My little white mare (who is very new) on the other hand is anxious and runs through my hands, so we end up in an escalating pattern of
    “it’s ok, you can walk,”
    “I can’t.”
    “yes walk”
    And then we lose each other. An hour later she’s tired, I’m tired, and no one is happy. I have lots of conflicting advice for dealing with her but I will try to stick with less is more. If I start off yelling she definitely won’t calm down. So I have to get her energy and anxiety down to a level where she can hear me without me having to yell. Too bad you don’t give online lessons 🙂 but I think I know where to start, and your blog re-affirms the path for me. Thanks 🙂

    • If I could figure a way to give online lessons, I would. My feet would love it. The biggest advice I have is also the smallest. The one that works but no one believes it. Loud and proud, exhale. It is quiet and she wants that peace, the split second there is a gap in the hysteria and she hears you. I’d also give her something for her stomach. Ugard or something to help the stomach acid. Good luck!

      • Thanks Anna, we worked on this last night, first on the lunge, then under saddle. She’s incredibly sensitive in all directions, which tells me that leaning on the bit is learned, not natural. I got good results by staying quiet, keeping my movements slow, asking for downward transitions with a long exhale and gradual increase in pressure both on line and under saddle. It became apparent that she was trying really hard to do what I asked! We ended the ride walking long and low along the rail, probably our best ride yet. I honestly wasn’t expecting such a dramatic improvement in such a short time… even in just one ride.

    • Stay slow and quiet. Exhale. Calm them at the walk and ask them to relax, by having a relaxed body and exhaling. And dear Newbie…it’s counterintuitive! Good luck.

  13. Thank you for this Ann. As a beginner, I received a lot of bad advice. Had I been able to read this post, I would have had proof of the wrongs people were trying to make me do. I always felt, in my heart, that there was a better way, a way to build our relationship out of mutual respect and trust and not dominerance. I am grateful that I followed my gut instincts. Looking forward to reading more from you ☺Happy trails…

  14. You have incredible insights and excellent writing. The human parallels are striking. I serve in a healing ministry (for people) and the issues you describe are spot on. Thanks for sharing.

  15. A million thank you’s for this. I reached this pinnacle five years ago with a very special Arabian gelding who taught me to breathe, relax, and learn confidence by thinking like a horse. Slowing down and realizing the horse is always right if you can remove the human ego and listen. I truly believe that without this experience learned from this gelding my life may not be as richly appreciated as it is now. My wish is to someday meet you and shake your hand for sharing.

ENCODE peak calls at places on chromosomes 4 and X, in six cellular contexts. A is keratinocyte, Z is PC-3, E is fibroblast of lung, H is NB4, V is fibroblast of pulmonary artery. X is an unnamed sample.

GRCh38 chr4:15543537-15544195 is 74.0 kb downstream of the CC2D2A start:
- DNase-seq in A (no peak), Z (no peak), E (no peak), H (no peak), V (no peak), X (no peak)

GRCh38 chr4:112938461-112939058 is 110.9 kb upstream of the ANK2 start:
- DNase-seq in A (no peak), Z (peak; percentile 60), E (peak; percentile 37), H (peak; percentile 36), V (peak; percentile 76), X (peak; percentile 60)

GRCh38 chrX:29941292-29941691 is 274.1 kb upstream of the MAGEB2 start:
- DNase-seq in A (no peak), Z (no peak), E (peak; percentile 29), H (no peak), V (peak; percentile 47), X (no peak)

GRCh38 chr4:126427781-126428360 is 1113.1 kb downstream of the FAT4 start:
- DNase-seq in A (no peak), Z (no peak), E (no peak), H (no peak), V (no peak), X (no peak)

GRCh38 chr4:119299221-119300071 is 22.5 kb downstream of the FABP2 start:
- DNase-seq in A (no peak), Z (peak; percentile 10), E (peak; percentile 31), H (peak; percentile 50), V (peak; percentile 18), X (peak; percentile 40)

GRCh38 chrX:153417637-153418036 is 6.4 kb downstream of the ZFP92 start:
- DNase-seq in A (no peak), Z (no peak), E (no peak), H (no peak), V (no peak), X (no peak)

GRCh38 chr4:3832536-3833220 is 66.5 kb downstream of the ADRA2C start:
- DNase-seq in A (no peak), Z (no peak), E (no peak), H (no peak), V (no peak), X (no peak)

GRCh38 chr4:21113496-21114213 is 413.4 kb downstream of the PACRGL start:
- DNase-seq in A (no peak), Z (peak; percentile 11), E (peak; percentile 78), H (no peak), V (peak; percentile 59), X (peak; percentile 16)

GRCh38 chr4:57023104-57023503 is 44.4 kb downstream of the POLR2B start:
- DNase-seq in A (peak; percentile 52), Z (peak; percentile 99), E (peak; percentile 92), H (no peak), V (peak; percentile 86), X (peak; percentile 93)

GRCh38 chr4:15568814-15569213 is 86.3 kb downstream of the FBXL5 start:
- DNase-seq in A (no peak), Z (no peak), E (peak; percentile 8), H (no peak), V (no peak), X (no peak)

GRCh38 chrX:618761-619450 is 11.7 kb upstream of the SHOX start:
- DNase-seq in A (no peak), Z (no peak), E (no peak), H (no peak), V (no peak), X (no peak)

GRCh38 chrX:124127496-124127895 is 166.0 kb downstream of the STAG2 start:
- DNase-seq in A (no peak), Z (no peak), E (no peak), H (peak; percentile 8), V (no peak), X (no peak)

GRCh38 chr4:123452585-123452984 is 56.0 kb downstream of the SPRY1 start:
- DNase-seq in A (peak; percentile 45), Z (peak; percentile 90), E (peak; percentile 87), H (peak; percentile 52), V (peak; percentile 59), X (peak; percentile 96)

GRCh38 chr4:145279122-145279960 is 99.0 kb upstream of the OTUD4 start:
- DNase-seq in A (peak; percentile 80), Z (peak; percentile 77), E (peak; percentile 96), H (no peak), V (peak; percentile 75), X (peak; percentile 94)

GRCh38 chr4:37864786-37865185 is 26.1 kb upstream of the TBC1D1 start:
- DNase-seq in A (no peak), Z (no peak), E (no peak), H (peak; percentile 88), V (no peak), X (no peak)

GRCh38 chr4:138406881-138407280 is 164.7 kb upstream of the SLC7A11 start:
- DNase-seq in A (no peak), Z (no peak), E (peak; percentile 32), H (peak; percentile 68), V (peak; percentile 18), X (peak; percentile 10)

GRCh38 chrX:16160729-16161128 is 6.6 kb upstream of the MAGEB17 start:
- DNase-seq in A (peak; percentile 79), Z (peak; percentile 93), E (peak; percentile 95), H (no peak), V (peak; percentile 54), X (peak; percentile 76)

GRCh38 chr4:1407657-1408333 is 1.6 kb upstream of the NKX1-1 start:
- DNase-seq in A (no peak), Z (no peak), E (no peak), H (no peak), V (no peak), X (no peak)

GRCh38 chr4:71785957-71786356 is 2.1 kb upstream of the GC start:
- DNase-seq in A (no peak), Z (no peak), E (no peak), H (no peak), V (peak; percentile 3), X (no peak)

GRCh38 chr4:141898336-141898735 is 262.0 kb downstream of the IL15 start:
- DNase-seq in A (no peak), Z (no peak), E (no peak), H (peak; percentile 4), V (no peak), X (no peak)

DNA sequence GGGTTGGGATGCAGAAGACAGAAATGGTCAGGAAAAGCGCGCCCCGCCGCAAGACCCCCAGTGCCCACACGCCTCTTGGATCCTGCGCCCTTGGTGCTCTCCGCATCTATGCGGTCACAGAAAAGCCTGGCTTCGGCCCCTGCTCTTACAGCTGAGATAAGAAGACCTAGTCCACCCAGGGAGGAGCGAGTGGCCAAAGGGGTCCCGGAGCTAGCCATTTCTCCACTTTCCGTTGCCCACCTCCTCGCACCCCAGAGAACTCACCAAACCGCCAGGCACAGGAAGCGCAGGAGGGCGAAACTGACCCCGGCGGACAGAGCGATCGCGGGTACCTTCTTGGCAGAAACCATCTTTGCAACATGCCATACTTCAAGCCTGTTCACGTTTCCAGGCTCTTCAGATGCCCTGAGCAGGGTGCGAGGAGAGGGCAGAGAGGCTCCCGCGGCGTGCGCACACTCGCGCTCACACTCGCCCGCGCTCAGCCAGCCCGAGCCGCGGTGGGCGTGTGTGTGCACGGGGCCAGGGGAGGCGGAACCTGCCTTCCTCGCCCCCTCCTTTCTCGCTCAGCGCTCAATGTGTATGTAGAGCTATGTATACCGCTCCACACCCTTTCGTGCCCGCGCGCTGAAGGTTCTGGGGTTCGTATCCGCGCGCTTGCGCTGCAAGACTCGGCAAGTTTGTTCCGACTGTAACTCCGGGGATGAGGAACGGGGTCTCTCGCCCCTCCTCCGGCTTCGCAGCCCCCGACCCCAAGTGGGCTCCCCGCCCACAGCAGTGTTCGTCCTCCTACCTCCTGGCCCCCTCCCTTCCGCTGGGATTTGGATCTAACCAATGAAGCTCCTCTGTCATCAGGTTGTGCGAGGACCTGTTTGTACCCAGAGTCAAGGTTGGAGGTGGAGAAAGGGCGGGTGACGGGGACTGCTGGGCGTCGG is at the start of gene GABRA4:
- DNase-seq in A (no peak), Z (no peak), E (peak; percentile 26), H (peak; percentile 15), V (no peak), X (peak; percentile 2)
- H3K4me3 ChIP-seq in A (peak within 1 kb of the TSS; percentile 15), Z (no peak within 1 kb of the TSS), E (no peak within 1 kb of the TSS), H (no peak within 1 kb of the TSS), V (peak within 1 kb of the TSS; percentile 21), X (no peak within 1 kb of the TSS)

• Agreed. Everything of value that I know, I learned from animals. It improved my human relationships more than I expected–by being the human my horse wanted me to be. Thanks, and hope that meeting comes soon.

  16. I have a horse that is 7yrs old rescue horse she has been with me for 3 mths now shortly after she arrived I started really watching her because she was acting different she wouldn’t go with the rest of the herd she stayed close to or in the barn if someone new came in the barn she would turn her rump around and try to back you in a corner but she never kicked and if more then one person went to the barn she would bit her front leg or bob her head up and down we changed her name and it seemed to calm down a bit but she still has them if strangers come around and if men come in contact with her she well push her way passed you to get away she is a great horse when she is one on one with someone or when my kids brush her down she seems more comfy with them I don’t know anything about her pass all I know is if we call her by her old name she has a full out anxiety attack and I have to take my time and rub her neck and face and say her new name over and over again to calm her down. Just wondering if there is any remedy like feed or anything like that to get her to relax and not have the attacks my kids enjoy riding her but at this point I can’t let them because of her anxiety

    • First, this is only a guess. I would be an idiot to diagnose a horse by a description, without actually seeing the horse. That said, there are a few things I know. Your horse has had a lot of change recently and change is always hard. Ulcers are very common in horses in this situation and some of the things you describe could be considered symptoms. Google ulcers, or search my blog for information. On my site, I always have a few articles on Gastric ulcers. Best idea for feeding is NO sweet feed and free fed hay. Go slow and give her time. It will take as long as it takes… and good luck.